You may recognize these boys from Season 7 of Food Network’s The Great Food Truck Race (they won, by the way). But identical twins Charlie Kalish and Michael Kalish, better known as the Cheese Twins, take their cheese—and their grilled cheese sandwiches—very seriously.
And they have the cheese cred to prove it. Originally from Northern California, these surfer guys exchanged the beach for the Alps for a few years, training across France, Switzerland, and Italy and learning from the best cheese makers in the world.
After their European adventures followed by their Food Network stint, the twins went back to their NorCal roots and linked up with Meiomi of Napa-Sonoma. They have since tasted more than 100 types of cheese paired with Meiomi’s portfolio of wines—it’s a tough job, but someone has to do it!
What they found in these pairings was “flavor bomb after flavor bomb;” a perfect marriage of wine and cheese. So, naturally, we needed to know more. Here, a clip of our chat with the boys.
Have you been to Dallas before?
Charlie and Michael: Never!
What are you most looking forward to in Dallas?
Charlie: My wife went to Dallas last year and was impressed with the food scene, so I’m definitely looking forward to experiencing it.
Michael: Whenever I think of Texas, I think of barbecue. So I’m especially excited about the Opening Night: ‘Cue It Up event.
Charlie: Harbison by Cellars of Jasper Hill; and my second favorite is Caveman Blue by Rogue Creamery.
Michael: Fresh goat cheese; and my second favorite is Gruyere.
What are some of the best pairings you’ve found with cheese and Meiomi?
Charlie and Michael: Here are some of our favorite pairings…
Meiomi Chardonnay pairs perfectly with great, fudgy textures with matching acidity:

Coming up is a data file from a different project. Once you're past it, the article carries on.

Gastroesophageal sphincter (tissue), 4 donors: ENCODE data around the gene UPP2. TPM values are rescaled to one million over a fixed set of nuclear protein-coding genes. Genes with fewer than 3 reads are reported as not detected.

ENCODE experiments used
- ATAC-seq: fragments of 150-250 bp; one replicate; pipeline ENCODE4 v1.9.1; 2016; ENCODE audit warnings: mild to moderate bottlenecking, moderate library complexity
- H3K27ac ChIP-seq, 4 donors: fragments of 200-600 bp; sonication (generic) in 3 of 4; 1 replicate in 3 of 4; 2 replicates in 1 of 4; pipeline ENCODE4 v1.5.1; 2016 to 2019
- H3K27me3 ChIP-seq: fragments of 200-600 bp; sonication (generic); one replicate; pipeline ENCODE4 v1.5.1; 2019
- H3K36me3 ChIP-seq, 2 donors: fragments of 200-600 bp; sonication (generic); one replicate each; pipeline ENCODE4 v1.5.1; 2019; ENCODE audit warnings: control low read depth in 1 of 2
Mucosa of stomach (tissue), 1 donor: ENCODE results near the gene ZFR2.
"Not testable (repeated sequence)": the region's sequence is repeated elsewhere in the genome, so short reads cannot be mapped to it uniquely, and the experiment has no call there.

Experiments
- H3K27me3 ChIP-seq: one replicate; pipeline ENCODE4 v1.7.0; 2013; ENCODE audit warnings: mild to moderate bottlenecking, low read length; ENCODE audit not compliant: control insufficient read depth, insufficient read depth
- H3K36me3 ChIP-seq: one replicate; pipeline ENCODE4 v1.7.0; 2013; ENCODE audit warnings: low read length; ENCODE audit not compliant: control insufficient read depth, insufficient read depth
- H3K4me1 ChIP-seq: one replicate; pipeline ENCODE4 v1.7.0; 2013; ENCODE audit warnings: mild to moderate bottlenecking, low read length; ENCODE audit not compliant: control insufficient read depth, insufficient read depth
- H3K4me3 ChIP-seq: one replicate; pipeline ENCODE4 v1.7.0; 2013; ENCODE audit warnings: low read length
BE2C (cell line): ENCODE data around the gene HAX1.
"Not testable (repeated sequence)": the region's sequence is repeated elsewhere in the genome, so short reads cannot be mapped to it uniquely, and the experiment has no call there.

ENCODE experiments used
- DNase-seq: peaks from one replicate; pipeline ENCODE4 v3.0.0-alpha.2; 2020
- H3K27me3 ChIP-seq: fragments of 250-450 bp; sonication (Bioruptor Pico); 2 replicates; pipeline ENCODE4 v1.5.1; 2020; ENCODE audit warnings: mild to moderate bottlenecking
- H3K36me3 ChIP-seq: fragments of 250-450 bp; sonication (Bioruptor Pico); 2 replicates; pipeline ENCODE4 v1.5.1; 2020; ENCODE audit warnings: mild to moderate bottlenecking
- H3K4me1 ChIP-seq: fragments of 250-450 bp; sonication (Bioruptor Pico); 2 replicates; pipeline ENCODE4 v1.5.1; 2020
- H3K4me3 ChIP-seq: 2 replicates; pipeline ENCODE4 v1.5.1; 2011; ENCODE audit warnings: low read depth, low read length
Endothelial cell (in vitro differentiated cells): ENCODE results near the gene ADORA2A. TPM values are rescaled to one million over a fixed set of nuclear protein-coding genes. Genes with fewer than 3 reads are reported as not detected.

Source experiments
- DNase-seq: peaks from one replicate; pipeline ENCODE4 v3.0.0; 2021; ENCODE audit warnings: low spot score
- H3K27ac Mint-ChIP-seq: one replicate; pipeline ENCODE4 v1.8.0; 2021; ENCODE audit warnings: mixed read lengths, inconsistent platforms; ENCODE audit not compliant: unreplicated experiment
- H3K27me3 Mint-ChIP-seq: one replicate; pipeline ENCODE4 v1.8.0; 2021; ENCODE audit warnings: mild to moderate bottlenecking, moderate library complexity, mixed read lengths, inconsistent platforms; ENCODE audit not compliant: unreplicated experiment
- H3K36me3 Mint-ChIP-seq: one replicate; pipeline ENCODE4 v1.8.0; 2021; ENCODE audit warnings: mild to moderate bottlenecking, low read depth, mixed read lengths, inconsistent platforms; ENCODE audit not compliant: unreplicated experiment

- Soft, mold-ripened, triple cream cheese: “Supreme” from Laura Chenel or “St. Stephen” Four Fat Fowl
- Soft, mold-ripened goat cheese: “Cremont” from Vermont Butter & Cheese
- Cheddar: Cellars of Jasper Hill Cabot Clothbound Cheddar
Meiomi Pinot Noir pairs wonderfully with salty, caramel-y aged cheeses and creamy, rich blues:
- Soft, mold-ripened cheese: “Brie” from Marin French Cheese
- Hard aged goat/sheep milk cheese: “Garrotxa” from Spain or Lamb Chopper from Cypress Grove
- Hard aged cow milk cheese: “Parmigiano Reggiano” from Italy or “Sarvechio Parmesan” from Sartori
- Blue cheese: “Caveman Blue” from Rogue Creamery or “Shakerag Blue” from Sequatchie Cove
Meiomi Rosé pairs excellently with cheeses that have bright apple acidity and velvety textures:
- Fresh goat milk cheese: “Chef’s Chevre” from Laura Chenel
- Fresh cow milk cheese: “Foggy Morning” from Nicasio Valley Cheese Co.
- Soft, ripened goat cheese: “Cupole” from Vermont Butter & Cheese
Biggest surprise when pairing cheese with Meiomi?
Charlie and Michael: We actually ran out of cheese one night, but we wanted to keep pairing. So, we improvised and dug out some Parmigiano-Reggiano and tried it out with the Meiomi pinot noir. It was transformative! You never really think to put Parmigiano-Reggiano on a cheese plate—it’s usually just made into parmesan crisps or grated on top of pasta. So it was a huge shock. A good shock! And it opened the floodgates; it created a new category of pairings for us.
What should be on everyone’s cheese tray at their next party?
Michael: I like a diversity of cheeses when you make a cheese plate for a group—mild to strong; and a variety of colors. A triple cream is a must-have—it’s the Justin Bieber of cheeses, or the John Legend. Ha. What I mean is that it’s a crowd favorite, and it makes the board approachable. Manchego for a sheep’s milk cheese is also great, as are aged cheddars from Vermont. Then, you can ratchet up the intensity with stronger cheeses, so something like a blue cheddar from Wisconsin. An aged gouda offers a caramel-y note and crunch, which is also a nice touch.